10 books on Healing & Resilience by Indigenous Authors

As mental health research and resources diversify over the recent decades, a call is made for “evidenced-based, culturally relevant health practices that emerge from a constructionist framework rooted in Indigenous psychologies”. Existing mental health resources and literature have often focused on non-Indigenous knowledge systems which have been known to further traumatise the already alienated and marginalised indigenous communities. In a world where language plays a vital role in access to knowledge systems, it becomes incredibly important to highlight experiences of healing and resilience as experienced by the indigenous community. 

The world observed the International Day of the World’s Indigenous Peoples on the 9th of August. To commemorate the day, we curated a list of books written by Indigenous authors on healing and resilience. These books challenge readers to critically consider and rethink their assumptions about Indigenous literature, history, and wellbeing. Fiction, nonfiction, history, poetry, memoir, and more – these books from around the world are representative of diverse views and perceptions around well-being prevalent among various indigenous communities.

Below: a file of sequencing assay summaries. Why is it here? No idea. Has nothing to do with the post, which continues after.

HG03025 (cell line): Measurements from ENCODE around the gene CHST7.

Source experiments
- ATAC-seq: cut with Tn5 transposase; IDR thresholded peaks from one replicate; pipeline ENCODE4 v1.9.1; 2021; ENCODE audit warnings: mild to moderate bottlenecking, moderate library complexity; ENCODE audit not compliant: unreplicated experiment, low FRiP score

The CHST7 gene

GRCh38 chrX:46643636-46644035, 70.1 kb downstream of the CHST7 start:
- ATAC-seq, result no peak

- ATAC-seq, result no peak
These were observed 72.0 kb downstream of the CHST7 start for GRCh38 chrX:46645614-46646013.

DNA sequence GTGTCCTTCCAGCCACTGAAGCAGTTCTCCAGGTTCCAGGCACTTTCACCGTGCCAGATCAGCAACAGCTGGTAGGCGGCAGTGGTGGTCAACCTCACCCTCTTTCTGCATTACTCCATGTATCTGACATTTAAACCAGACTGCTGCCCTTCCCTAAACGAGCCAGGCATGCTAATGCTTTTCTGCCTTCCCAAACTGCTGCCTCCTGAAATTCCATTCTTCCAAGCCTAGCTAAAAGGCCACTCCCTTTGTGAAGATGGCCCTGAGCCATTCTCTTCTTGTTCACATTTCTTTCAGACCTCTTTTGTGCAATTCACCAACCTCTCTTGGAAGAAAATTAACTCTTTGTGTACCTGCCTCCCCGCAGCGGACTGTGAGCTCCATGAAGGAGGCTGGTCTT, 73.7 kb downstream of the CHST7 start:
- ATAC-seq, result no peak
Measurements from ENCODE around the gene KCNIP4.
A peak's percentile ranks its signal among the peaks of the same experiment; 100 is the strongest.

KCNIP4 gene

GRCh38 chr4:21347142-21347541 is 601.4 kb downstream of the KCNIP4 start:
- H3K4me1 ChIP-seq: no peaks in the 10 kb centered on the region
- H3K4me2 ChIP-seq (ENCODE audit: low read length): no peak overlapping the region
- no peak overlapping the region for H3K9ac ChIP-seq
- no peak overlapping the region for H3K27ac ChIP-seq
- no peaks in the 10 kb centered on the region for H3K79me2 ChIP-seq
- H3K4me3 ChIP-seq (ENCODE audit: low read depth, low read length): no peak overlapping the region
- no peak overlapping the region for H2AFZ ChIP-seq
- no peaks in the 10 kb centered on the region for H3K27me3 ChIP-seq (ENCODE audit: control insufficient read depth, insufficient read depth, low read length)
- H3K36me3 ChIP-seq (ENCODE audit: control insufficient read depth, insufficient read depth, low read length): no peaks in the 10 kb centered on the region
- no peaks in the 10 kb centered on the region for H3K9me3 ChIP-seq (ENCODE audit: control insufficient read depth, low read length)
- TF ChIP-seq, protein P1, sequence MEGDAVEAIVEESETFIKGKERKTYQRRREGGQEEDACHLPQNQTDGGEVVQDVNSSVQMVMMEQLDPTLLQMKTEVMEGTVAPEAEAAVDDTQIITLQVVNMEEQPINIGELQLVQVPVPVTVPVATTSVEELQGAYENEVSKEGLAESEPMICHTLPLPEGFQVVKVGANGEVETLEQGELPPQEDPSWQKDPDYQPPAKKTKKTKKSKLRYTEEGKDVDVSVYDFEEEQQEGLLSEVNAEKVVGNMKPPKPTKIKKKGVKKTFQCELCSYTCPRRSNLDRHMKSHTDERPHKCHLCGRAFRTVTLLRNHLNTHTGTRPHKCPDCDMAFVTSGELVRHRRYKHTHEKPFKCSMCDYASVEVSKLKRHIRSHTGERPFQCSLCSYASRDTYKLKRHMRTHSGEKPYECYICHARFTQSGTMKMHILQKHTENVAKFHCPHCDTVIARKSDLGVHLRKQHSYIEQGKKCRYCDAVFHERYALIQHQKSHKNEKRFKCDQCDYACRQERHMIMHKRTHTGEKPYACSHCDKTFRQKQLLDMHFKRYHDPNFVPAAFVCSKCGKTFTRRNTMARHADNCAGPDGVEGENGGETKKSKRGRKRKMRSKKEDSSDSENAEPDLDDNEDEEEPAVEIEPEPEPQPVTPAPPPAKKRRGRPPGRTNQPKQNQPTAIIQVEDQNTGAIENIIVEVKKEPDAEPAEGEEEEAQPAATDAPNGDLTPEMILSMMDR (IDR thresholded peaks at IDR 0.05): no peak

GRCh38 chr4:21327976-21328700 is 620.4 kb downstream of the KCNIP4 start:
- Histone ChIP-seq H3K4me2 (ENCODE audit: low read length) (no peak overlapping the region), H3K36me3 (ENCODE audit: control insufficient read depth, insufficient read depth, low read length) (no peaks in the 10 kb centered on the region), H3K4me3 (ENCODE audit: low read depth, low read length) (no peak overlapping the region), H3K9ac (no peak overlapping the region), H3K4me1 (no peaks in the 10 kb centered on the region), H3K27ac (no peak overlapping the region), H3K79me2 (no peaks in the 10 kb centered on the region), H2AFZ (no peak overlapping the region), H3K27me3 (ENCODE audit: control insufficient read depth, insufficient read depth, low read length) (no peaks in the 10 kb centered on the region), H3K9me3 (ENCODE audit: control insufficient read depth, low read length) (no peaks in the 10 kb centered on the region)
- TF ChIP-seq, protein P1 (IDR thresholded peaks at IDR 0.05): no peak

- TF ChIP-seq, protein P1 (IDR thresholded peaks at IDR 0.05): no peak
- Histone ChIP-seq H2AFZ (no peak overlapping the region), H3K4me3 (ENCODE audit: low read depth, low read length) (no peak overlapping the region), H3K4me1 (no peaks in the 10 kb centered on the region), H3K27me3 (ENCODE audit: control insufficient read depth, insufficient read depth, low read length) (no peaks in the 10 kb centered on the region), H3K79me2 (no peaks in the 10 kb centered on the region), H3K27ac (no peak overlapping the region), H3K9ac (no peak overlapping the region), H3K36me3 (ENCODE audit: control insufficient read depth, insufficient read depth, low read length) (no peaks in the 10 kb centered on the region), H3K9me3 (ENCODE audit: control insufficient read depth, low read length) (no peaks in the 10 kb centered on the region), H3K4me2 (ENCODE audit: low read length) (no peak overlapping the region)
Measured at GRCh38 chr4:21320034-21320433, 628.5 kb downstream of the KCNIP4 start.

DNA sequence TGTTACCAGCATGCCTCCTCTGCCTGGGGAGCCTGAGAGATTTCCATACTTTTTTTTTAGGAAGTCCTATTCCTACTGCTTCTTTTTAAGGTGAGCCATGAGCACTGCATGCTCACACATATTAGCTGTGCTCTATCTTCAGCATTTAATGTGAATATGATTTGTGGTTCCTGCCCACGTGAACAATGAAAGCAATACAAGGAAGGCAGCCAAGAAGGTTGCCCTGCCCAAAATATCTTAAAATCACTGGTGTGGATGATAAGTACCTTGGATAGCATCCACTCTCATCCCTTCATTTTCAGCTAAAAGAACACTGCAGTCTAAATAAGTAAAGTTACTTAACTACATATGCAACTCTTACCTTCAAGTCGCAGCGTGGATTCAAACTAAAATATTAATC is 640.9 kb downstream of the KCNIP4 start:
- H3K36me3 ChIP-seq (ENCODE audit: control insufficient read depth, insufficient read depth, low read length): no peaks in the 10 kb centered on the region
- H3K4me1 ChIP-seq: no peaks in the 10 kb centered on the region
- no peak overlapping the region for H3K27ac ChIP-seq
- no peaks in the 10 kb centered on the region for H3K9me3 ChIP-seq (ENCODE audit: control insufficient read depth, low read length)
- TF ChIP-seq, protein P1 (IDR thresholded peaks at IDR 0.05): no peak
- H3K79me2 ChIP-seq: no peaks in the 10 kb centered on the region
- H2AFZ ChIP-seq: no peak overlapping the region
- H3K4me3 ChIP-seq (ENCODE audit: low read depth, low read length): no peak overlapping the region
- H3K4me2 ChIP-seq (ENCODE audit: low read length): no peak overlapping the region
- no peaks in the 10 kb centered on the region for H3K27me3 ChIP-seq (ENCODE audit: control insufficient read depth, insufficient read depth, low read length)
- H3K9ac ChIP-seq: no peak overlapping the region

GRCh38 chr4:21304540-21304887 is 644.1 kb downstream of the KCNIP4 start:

1. Angor by Jacinta Kerketta

About the book: “Various Adivasi dialects in Chotanagpur use Angor for the Hindi Angar in the sense of ember. Angar in literary discourse is figuratively associated with protest or revolution, while in the Adivasi context it signifies the spark of resistance to oppression and exploitation. A common practice in Adivasi neighbourhood is women sharing embers to ignite their household ovens. Such a practice symbolically underlines their unity in trying conditions.” – Leftword

2. Borderlands/La Frontera: The New Mestiza by Gloria Anzaldúa

About the book: “Rooted in Gloria Anzaldúa’s experience as a Chicana, a lesbian, an activist, and a writer, the essays and poems in this volume profoundly challenged, and continue to challenge, how we think about identity. Borderlands/La Frontera remaps our understanding of what a “border” is, presenting it not as a simple divide between here and there, us and them, but as a psychic, social, and cultural terrain that we inhabit, and that inhabits all of us.” – Aunt Lute Books

3. Broken Circle: The Dark Legacy of Indian Residential Schools by Theodore Niizhotay Fontaine

About the book: “Broken Circle: The Dark Legacy of Indian Residential Schools chronicles the impact of Theodore Fontaine’s harrowing experiences at Fort Alexander and Assiniboia Indian Residential Schools, including psychological, emotional, and sexual abuse; disconnection from his language and culture; and the loss of his family and community. Told as remembrances infused with insights gained through his long healing process, Fontaine goes beyond the details of the abuse that he suffered to relate a unique understanding of why most residential school survivors have post-traumatic stress disorders and why succeeding generations of Indigenous children suffer from this dark chapter in history.” – Heritage House 

4. Legacy: Trauma, Story, and Indigenous Healing by Suzanne Methot